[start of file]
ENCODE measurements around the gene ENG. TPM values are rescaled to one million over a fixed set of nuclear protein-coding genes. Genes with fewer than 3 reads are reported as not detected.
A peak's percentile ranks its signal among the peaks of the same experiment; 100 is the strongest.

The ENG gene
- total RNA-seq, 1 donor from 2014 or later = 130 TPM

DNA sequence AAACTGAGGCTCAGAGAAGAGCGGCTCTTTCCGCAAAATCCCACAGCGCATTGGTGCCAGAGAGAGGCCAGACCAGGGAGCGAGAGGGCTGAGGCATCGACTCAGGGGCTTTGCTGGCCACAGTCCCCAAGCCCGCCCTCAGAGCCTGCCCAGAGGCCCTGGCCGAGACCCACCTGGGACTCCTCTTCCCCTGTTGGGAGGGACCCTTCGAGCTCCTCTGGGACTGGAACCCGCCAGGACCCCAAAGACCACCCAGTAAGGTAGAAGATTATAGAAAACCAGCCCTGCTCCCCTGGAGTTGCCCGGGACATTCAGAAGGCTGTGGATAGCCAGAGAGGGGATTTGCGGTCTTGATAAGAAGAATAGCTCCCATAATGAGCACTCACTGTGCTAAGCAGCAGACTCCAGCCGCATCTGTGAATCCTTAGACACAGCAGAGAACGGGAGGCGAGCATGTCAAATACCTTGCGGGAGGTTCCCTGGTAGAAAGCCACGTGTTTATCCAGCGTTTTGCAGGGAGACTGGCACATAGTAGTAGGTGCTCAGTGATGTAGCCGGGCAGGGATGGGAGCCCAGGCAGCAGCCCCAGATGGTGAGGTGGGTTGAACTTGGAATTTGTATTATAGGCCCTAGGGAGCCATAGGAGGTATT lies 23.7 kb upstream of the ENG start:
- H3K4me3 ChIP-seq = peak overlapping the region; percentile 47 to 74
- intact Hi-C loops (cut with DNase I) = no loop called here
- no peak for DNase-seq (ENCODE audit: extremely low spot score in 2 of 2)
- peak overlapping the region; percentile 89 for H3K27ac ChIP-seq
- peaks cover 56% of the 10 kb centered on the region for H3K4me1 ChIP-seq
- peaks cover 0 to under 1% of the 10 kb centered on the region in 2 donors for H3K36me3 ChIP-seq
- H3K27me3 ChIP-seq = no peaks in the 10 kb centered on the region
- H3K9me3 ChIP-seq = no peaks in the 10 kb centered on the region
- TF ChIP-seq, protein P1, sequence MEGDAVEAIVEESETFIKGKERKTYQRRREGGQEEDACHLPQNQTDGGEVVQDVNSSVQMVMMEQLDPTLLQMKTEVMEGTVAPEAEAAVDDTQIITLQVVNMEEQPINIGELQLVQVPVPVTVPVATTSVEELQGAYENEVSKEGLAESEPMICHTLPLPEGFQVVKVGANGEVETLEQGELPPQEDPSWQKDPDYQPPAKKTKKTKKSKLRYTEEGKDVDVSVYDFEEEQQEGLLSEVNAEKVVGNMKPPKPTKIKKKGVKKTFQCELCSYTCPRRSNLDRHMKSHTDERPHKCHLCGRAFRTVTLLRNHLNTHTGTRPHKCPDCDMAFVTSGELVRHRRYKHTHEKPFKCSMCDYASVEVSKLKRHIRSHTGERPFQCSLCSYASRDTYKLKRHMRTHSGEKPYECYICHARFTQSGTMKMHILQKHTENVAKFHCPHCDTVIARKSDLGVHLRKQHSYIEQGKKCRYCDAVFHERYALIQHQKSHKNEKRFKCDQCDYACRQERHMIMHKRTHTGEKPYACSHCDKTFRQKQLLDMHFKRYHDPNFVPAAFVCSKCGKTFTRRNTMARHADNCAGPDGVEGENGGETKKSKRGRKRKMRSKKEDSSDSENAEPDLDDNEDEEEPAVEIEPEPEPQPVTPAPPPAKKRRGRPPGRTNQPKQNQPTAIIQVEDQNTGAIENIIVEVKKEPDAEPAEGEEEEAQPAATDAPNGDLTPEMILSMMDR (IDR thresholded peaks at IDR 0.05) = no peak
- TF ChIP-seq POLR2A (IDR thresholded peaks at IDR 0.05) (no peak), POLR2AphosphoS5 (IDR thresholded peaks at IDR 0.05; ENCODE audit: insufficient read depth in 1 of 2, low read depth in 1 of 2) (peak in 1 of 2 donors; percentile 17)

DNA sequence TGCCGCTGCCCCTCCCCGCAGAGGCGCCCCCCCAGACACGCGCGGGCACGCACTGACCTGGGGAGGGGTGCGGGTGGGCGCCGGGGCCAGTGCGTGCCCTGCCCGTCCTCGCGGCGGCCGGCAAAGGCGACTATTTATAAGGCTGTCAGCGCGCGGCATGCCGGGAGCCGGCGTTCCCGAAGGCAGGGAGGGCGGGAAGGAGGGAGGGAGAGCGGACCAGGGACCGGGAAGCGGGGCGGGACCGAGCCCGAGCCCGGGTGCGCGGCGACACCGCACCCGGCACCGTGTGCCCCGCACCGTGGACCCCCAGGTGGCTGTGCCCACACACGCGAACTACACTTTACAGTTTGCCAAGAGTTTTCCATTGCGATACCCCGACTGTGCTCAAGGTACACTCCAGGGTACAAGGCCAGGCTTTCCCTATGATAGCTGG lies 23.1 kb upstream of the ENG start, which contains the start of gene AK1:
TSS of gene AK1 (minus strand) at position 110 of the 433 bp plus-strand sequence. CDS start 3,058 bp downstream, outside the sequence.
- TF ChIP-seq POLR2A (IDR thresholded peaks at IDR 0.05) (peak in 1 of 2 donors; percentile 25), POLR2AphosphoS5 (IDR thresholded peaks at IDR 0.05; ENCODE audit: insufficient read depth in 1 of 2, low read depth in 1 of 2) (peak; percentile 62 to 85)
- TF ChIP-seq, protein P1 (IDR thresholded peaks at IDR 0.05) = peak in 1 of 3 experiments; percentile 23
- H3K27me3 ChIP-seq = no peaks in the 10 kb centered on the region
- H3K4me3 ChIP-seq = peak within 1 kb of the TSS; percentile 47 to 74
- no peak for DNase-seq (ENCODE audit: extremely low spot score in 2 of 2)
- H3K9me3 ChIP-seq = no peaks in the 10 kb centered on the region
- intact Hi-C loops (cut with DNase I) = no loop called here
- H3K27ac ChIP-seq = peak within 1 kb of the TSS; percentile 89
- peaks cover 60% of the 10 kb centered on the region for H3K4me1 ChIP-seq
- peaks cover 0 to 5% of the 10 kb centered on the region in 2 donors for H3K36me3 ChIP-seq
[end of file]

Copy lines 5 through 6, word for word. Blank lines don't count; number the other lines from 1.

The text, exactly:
DNA sequence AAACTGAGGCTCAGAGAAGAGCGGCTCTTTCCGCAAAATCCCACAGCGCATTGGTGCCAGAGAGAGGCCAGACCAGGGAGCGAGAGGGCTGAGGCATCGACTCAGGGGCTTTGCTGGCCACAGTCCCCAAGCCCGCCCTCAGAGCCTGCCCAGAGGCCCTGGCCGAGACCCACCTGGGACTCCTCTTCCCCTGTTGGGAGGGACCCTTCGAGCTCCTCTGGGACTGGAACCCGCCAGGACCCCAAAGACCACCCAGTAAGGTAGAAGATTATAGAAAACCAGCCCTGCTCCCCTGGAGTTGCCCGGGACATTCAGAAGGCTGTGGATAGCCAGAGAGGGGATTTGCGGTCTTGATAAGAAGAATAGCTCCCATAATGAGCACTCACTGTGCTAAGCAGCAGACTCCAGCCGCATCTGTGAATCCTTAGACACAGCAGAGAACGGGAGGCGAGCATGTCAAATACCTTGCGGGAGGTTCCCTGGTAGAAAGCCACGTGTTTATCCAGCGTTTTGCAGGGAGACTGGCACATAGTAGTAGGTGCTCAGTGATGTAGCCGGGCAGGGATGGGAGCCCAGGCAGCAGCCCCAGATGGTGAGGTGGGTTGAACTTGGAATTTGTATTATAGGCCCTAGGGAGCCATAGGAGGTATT lies 23.7 kb upstream of the ENG start:
- H3K4me3 ChIP-seq = peak overlapping the region; percentile 47 to 74